This week life has become small and quiet again. I’m loving the rhythms of home. And yet my mind races away to big questions.
There are decisions to be taken about the future which feel difficult. And as I think ahead I realise how bound I feel by other people’s expectations (my mother would be astounded to learn this as in her mind I have abandoned all of hers); and also by my own. How tightly should I keep hold of the things I dreamt and imagined for myself? Is that tenacity or closed-mindedness? I get lost trying to figure out which version of the future I am trying to walk towards, and if it matters.
I spoke to a friend this week, a wise and influential mentor, who by many standards has an impressive list of achievements under his belt. I asked him how he lives with so many pressures and expectations and navigates a way through. I was surprised by his answer. He said he really doesn’t live under the weight of anyone’s expectations, and doesn’t have any kind of master plan or grand ambitions for the future. He has two children with a disability and he loves how they have taught him to live in the present. He has angled his heart towards an experience of life in which he knows he is loved by God. Before anything. And then, I guess, there’s less left to prove to anyone else.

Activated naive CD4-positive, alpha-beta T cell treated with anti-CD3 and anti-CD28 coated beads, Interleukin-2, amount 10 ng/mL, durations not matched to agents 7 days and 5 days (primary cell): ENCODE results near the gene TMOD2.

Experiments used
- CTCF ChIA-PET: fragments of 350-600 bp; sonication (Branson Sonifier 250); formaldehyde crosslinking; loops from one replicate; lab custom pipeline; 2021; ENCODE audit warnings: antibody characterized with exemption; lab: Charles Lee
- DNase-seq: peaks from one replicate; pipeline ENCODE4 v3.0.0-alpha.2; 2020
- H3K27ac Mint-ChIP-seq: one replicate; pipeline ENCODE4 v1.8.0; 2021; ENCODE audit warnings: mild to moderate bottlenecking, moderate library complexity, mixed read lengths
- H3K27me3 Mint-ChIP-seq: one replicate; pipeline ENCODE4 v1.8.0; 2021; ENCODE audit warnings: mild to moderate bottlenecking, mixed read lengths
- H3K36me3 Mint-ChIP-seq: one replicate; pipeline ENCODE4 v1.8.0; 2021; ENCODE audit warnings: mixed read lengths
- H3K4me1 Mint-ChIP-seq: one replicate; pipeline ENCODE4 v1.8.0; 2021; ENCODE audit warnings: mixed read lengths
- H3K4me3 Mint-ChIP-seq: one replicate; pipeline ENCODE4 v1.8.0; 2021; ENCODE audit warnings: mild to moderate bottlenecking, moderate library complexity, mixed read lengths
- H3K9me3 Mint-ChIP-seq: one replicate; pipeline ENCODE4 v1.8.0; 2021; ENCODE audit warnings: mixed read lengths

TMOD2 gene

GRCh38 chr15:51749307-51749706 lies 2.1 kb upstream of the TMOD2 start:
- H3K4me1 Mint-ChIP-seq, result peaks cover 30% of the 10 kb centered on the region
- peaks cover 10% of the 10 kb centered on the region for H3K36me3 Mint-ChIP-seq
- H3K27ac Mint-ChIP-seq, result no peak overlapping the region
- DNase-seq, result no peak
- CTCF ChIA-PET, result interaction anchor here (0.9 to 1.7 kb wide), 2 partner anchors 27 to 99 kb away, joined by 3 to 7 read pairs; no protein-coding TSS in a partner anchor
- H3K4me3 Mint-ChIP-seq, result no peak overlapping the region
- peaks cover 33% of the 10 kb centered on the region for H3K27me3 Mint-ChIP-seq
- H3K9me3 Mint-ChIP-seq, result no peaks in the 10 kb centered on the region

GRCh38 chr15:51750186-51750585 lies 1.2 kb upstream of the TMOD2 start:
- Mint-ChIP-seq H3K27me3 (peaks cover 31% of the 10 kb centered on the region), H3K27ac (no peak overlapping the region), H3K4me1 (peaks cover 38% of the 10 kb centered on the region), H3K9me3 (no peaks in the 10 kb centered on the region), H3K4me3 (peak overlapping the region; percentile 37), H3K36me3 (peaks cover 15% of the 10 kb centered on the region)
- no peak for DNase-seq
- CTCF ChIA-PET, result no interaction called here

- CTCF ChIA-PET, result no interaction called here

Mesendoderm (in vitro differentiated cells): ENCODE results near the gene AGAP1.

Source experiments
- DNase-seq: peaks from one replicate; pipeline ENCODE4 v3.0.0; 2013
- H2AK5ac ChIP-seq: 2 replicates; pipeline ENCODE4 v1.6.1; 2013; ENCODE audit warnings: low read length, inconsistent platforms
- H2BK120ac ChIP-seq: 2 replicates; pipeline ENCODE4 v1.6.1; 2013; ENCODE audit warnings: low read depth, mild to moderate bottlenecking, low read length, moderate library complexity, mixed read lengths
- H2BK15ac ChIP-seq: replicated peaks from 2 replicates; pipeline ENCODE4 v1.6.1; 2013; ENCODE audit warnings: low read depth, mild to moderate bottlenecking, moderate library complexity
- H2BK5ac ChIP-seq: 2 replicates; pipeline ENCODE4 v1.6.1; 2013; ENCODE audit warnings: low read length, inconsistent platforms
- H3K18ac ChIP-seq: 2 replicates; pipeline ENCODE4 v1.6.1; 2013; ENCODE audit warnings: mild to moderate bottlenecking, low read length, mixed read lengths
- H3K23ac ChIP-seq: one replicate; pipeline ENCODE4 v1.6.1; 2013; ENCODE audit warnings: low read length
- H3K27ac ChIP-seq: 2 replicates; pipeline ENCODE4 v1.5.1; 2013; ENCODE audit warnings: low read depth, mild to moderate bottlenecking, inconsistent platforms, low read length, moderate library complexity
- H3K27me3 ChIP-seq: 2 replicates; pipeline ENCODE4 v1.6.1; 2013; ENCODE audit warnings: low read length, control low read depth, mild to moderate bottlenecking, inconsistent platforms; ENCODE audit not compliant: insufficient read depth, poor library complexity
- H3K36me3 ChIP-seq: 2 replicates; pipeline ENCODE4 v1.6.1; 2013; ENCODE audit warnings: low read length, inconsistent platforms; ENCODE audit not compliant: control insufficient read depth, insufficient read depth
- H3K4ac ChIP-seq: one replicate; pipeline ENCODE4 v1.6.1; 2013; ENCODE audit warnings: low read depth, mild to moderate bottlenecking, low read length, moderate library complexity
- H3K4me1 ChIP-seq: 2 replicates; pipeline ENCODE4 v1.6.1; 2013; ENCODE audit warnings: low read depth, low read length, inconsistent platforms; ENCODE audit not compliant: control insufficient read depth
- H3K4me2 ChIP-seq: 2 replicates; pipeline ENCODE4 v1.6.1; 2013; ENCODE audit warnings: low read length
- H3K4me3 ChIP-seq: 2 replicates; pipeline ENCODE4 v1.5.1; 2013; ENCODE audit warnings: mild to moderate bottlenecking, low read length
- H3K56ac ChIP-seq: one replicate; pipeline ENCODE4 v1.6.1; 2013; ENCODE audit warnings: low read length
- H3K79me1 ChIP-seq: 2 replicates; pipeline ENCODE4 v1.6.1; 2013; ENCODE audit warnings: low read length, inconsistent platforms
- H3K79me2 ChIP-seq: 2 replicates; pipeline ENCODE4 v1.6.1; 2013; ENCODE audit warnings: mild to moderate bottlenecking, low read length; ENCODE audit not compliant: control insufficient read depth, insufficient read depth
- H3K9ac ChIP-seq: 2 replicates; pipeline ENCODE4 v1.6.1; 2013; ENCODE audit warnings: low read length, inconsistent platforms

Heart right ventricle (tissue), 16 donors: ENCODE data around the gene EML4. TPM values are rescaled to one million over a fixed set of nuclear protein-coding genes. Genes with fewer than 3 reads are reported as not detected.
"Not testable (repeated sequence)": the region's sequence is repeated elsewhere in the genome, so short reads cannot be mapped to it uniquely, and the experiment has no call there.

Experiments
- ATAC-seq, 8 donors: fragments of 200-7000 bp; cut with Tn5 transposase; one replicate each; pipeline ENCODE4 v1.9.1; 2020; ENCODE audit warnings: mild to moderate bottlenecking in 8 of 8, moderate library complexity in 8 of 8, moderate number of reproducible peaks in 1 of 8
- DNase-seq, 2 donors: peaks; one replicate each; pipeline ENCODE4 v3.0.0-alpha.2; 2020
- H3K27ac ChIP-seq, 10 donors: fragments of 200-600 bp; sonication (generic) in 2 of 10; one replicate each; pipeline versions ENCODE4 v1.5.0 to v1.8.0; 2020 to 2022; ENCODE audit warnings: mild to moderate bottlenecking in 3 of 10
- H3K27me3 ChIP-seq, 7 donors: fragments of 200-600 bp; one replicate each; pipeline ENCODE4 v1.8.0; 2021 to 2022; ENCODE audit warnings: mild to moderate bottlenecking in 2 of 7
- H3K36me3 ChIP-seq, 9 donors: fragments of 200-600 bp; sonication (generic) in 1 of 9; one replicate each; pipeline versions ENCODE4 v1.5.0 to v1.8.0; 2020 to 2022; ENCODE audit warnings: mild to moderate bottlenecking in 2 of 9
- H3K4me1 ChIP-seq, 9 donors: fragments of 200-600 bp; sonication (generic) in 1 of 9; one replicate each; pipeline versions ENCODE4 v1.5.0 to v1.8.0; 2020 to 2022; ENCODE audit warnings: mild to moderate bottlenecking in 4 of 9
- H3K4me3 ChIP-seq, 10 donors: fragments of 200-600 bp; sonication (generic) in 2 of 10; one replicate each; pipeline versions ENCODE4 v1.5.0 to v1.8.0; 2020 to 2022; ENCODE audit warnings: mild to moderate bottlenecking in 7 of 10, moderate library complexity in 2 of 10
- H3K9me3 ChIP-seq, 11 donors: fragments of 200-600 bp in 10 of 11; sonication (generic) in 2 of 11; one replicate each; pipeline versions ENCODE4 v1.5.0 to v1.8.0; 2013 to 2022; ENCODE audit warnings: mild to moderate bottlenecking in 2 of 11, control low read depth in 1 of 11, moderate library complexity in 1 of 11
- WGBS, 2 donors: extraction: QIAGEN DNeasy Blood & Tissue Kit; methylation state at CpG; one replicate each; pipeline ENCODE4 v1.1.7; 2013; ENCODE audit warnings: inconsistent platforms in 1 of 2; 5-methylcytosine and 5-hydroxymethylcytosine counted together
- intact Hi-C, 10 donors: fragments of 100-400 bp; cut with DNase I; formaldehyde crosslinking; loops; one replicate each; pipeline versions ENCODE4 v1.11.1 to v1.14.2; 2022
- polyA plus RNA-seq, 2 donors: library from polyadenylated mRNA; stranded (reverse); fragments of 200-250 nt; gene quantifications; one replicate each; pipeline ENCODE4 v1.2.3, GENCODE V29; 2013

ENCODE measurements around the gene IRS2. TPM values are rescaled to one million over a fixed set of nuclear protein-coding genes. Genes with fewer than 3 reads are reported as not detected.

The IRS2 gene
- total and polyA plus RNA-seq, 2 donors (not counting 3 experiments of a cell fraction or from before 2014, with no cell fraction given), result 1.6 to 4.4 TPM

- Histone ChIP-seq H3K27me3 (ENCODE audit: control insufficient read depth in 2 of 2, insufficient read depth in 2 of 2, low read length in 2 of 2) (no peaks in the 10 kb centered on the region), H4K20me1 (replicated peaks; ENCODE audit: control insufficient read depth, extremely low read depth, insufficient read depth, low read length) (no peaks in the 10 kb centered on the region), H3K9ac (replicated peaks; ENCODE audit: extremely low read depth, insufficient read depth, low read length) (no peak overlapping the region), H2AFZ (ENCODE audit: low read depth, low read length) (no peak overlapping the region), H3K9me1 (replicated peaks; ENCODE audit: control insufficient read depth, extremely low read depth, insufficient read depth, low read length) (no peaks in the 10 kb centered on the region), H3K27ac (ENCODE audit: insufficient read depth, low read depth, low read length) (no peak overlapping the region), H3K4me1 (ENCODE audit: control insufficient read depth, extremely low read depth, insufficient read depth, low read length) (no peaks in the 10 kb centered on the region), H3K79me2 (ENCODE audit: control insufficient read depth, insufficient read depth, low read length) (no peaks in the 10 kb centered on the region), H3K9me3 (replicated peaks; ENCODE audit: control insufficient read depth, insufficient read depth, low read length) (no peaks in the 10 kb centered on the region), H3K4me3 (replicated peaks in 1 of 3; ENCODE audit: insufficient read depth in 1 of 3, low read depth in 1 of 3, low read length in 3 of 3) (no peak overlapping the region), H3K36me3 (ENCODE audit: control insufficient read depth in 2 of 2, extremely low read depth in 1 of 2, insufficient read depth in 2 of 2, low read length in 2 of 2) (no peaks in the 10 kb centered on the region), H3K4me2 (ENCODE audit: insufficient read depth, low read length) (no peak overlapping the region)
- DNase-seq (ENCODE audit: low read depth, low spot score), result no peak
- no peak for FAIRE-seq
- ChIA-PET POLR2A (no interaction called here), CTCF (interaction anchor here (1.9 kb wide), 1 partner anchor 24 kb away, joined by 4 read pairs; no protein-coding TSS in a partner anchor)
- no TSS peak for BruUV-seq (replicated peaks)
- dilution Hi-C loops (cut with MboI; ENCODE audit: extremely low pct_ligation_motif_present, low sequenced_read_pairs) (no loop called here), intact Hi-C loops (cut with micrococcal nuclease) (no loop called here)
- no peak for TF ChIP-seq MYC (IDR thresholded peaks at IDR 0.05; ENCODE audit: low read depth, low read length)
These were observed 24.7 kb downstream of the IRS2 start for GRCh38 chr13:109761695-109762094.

It’s a hard thing to hold onto. That knowing that you’re loved and you belong to God. I crowd it out regularly, and yet when I reach for it, it is a failsafe anchor.
I remembered how I’d been inspired last year on holiday by these words from Henri Nouwen:
If I believe that the first commandment is to love God with my whole heart, mind and soul, then I should at least be able to spend one hour a day with nobody else but God. The question as to whether it is helpful, useful, practical or fruitful is completely irrelevant since the only reason to love is love itself. Everything else is secondary.
The timing question doesn’t seem as important as the priority one.
I learnt very early on in marriage that my husband doesn’t love being landed only with the dregs of my time and energy after I’ve spent most of it elsewhere.
And yet. That’s what I do to God. And the version of life where I run around keeping other people happy and trying to prove myself leaves me joyless and spent.
I need anchoring. In a (corner of the) world where I am spoilt with choices and opportunities, but where the needs and injustices are relentless and overwhelming, I need to be rooted in something bigger and deeper and stronger.
What anchors you?